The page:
While three-dimensional printing has come a long way, engineers still struggle with fabricating objects smaller than a quarter. In those small structures, the upper layers crush and distort the weak lower ones. To solve this problem, researchers at the University of Illinois have come up with a novel solution: print out a flat sheet, and then fold it, origami style, into the desired shape.
Armed with better batteries and stronger materials, new submersibles aim to go deeper than ever before and open up the whole of the unexplored ocean to human eyes
By Abe StreepPosted 08.05.2009 at 12:46 pm 4 Comments
The Deep Flight II sub uses stubby wings that propel it down like an airplane goes up.
By liberal estimates, we've explored about 5 percent of the seas, and nearly all of that in the first 1,000 feet. That's the familiar blue part, penetrated by sunlight, home to the colorful reefs and just about every fish you've ever seen. Beyond that is the deep—a pitch-black region that stretches down to roughly 35,800 feet, the bottom of the Marianas Trench. Nearly all the major oceanographic finds made in that region—hydrothermal vents and the rare life-forms that thrive in the extreme temperatures there, sponges that can treat tumors, thousands of new species, the Titanic—have occurred above 15,000 feet, the lower limit of the world's handful of manned submersibles for most of the past 50 years.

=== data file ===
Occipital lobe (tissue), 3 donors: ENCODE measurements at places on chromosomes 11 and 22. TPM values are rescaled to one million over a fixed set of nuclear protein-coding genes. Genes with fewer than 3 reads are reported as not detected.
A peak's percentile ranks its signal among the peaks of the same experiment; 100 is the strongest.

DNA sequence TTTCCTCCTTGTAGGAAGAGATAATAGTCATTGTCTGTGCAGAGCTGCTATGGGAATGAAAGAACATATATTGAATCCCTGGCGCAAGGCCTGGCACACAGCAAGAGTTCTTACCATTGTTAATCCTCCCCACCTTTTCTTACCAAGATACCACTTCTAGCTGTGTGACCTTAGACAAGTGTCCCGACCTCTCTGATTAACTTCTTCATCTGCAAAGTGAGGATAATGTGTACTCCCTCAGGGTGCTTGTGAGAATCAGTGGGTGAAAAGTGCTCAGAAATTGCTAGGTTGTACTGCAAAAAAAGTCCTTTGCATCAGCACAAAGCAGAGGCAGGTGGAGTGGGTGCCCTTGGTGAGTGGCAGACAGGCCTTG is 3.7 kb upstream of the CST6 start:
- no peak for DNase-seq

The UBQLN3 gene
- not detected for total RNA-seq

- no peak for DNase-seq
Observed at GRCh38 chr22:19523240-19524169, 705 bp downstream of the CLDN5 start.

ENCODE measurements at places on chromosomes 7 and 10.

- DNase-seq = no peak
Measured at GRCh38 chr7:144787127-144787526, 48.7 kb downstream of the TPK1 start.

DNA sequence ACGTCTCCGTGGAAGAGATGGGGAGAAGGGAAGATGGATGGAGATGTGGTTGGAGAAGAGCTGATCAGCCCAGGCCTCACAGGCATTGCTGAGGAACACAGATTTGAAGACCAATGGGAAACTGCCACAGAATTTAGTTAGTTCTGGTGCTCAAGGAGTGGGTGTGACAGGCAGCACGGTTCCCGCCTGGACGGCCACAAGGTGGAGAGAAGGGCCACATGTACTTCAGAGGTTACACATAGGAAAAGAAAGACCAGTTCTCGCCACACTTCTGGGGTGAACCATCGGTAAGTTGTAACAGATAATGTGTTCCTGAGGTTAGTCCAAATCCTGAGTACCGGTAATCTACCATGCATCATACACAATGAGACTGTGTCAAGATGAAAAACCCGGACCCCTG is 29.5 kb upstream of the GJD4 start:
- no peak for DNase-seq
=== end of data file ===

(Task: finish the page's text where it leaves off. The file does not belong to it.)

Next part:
Now engineers want to unlock the rest of the sea with a new fleet of manned submersibles. And they don't have to go to the very bottom to do it. In fact, only about 2 percent of the seafloor lies below 20,000 feet, in deep, muddy trenches. If we extend our current reach just 5,000 feet—another mile—it will open about 98 percent of the world's oceans to scientific eyes.
An iron crowbar costs about $8; one made of titanium, $80. Solid-titanium scissors start at $700, and don't even ask about the titanium socket wrench. Titanium must be a rare and precious substance, right?
Actually, as raw ore, titanium is 100 times as abundant as copper. Nearly all white paint is white because of the titanium dioxide found in the ore. Something like four million tons a year go into paint, sunscreen, toothpaste, even paper.